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'The Monster Squad' Is Thirty or Wolfman's Got Mindhole Blowers!

By Jodi Smith | Mindhole Blowers | September 20, 2017 |

By Jodi Smith | Mindhole Blowers | September 20, 2017 |

The Monster Squad was released August 14, 1987. The film featured kids running around unsupervised, fighting monsters, saying curse words, and learning what a virgin was. It was peak 80s family fun. I remember watching it quite a few times and then playing Monster Squad with my cousins. We were pretty effing, rad. Duh.

1. Shane Black (Kiss Kiss, Bang Bang) co-wrote the script with director Fred Dekker. The original script opening had zeppelins, machine guns, and pure insanity that would have cost more than the entire film’s budget.

2. The only lines Black and Dekker wrote together was a line delivered by Horace (Brent Chalem) talking about rocks and birds.

3. The legendary Stan Winston created the monsters for the film. Since Universal owns the classic movie monsters but passed on the film, Winston had to make subtle changes to avoid copyright infringement. This is why Frankenstein’s Monster has bolts in his temples, Dracula is missing his widow’s peak, and the Wolfman is wolfier, has pointier ears, and balls.

4. Ashley Bank turned down a role in Fatal Attraction to play little sister Phoebe. Duncan Regehr, Dracula, didn’t want to frighten the five-year-old, so he didn’t wear his spooky contacts and teeth on set with her. In the scene where Dracula lifts up Phoebe and she screams, the young actress was actually terrified to see Regehr in full monster mode, as he had put in the contacts and fangs.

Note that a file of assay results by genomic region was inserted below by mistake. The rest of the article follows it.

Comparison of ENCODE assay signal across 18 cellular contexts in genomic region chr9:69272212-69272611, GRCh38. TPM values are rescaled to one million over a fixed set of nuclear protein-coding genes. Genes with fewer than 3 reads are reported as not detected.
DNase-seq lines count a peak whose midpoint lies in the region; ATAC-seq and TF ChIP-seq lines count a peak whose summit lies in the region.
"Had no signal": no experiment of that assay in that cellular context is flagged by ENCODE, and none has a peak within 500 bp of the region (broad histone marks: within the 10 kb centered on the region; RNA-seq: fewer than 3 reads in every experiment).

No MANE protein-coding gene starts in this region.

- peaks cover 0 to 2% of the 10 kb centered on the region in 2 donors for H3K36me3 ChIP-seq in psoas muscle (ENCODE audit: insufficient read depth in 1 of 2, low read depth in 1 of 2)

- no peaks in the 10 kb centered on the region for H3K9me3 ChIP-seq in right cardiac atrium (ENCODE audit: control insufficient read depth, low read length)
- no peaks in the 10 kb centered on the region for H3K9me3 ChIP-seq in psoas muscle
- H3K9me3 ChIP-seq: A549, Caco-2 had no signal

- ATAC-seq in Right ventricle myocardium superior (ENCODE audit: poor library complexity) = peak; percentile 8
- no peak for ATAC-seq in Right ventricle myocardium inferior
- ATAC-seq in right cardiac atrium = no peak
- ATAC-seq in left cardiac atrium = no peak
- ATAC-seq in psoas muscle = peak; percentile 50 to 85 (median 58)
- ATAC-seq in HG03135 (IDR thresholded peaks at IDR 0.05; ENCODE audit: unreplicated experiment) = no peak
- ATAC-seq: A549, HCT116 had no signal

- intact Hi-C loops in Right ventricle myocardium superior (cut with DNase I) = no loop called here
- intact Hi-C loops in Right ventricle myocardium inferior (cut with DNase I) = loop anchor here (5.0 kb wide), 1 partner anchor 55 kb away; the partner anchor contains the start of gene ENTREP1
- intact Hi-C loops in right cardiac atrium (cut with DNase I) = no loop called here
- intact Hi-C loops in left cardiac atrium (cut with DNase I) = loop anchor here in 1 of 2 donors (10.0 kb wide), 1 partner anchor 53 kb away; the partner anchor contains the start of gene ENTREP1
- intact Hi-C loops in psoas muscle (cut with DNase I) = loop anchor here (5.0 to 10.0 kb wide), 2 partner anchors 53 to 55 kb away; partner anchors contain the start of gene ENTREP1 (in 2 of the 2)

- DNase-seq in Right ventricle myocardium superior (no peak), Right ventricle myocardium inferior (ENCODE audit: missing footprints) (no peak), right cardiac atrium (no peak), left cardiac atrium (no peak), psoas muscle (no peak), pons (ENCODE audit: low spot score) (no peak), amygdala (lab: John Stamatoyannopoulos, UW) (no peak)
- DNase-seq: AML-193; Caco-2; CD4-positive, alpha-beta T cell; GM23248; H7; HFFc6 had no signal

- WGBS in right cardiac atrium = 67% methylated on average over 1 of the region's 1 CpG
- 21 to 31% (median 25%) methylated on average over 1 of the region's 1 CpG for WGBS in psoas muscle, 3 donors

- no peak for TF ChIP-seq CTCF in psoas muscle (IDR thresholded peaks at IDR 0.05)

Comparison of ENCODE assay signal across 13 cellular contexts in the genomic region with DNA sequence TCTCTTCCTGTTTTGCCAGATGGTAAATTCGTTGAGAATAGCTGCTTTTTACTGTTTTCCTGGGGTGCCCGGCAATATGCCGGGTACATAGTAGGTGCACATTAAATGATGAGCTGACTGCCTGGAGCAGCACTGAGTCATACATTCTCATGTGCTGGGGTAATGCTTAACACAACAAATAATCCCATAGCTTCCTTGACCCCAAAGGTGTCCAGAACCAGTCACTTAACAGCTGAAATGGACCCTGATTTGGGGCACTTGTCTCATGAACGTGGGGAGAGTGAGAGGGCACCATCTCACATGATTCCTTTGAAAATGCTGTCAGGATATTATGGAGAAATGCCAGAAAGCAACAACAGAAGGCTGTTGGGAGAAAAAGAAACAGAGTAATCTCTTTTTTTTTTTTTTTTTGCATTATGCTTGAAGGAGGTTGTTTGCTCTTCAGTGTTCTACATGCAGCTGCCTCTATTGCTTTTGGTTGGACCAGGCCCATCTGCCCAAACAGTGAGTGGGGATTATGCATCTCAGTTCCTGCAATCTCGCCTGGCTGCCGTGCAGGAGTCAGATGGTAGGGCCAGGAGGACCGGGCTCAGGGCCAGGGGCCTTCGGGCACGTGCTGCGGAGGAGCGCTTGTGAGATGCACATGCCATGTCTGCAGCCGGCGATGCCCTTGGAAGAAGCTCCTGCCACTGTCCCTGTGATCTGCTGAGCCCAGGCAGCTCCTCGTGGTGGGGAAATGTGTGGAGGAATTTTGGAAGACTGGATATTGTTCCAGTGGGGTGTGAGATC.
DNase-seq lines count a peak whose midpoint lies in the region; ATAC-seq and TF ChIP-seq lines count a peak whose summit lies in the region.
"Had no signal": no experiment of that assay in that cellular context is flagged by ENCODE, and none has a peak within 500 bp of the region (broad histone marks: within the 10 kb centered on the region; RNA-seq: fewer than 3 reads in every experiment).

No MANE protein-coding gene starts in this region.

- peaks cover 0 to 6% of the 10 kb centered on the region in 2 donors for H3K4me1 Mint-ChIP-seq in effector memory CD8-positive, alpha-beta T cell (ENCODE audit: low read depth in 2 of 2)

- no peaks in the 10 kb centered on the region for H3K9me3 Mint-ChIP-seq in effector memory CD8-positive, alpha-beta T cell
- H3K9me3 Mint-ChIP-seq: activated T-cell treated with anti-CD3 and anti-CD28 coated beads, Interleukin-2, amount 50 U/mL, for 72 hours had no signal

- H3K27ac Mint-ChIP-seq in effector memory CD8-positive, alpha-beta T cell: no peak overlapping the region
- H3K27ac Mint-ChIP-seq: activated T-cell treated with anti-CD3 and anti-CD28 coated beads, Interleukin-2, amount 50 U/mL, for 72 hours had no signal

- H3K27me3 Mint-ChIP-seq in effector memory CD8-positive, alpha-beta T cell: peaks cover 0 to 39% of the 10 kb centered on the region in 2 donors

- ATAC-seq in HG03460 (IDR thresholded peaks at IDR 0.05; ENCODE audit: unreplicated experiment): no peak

5. Liam Neeson was up for the role of Dracula, but clearly lost out to Regehr. Another small role was supposedly planned for Neeson but never filmed.

6. Jon Fries played The Wolfman. You may also know him as Uncle Rico in Napolean Dynamite.

7. Tom Woodruff Jr. was working on the film on the Wolfman animatronics. When the film had not yet filled the role of Gillman, Woodruff offered his services. At the end of the flick, the townspeople are really beating the crap out of Gillman. The props were soft on the outside, but hard inside and the beating was really wearing on Woodruff, physically and mentally.

“They were wailing on him,” Rose recalled. “They’d stop and Tom would just say through the Gill mask ‘Hey guys, do you mind just taking it easy a little bit?” Alas, these pleas fell on deaf ears. After a few tiring takes, Rose remembers that, “One of the bigger guys was in the wrong place at the wrong time.” Since Woodruff’s vision was limited by the suit, he didn’t see the stunt man and accidentally slugged him right in the face.

“[He] fell like a sack of potatoes, straight on his a**,” said Rose. For a few unsettling moments, the stunt man just laid there with a glazed look in his eyes. Evidently, there was a pair of badly-placed rivets on the inside of his helmet. The blow drove these into his forehead and, once the hat was removed, two streams of blood spurted forth. Thankfully, he wasn’t seriously hurt.

8. Scary German Guy’s backstory was apparently thought of as controversial back in 1987. Dekker said that showing the Holocaust tattoo on SGG’s arm was a way to show realism in the midst of such a crazy fantasy story.

9. Clearly even Dekker wasn’t sure what he was going for, other than kids and classic monsters.

“I’m enjoying now Dracula’s MO, which I’m unclear about. He’s got a car. He’s planned to have this crate shipped. It’s clearly a nefarious plan. I just have no idea what it really is.” -Fred Dekker

10. The movie was only in theaters for two weeks and only made $3.7 million. It was not released on DVD until its twentieth anniversary, which is when I bought it.

Sources: Mental Floss, Geek Tyrant, Film School Rejects, IMDB.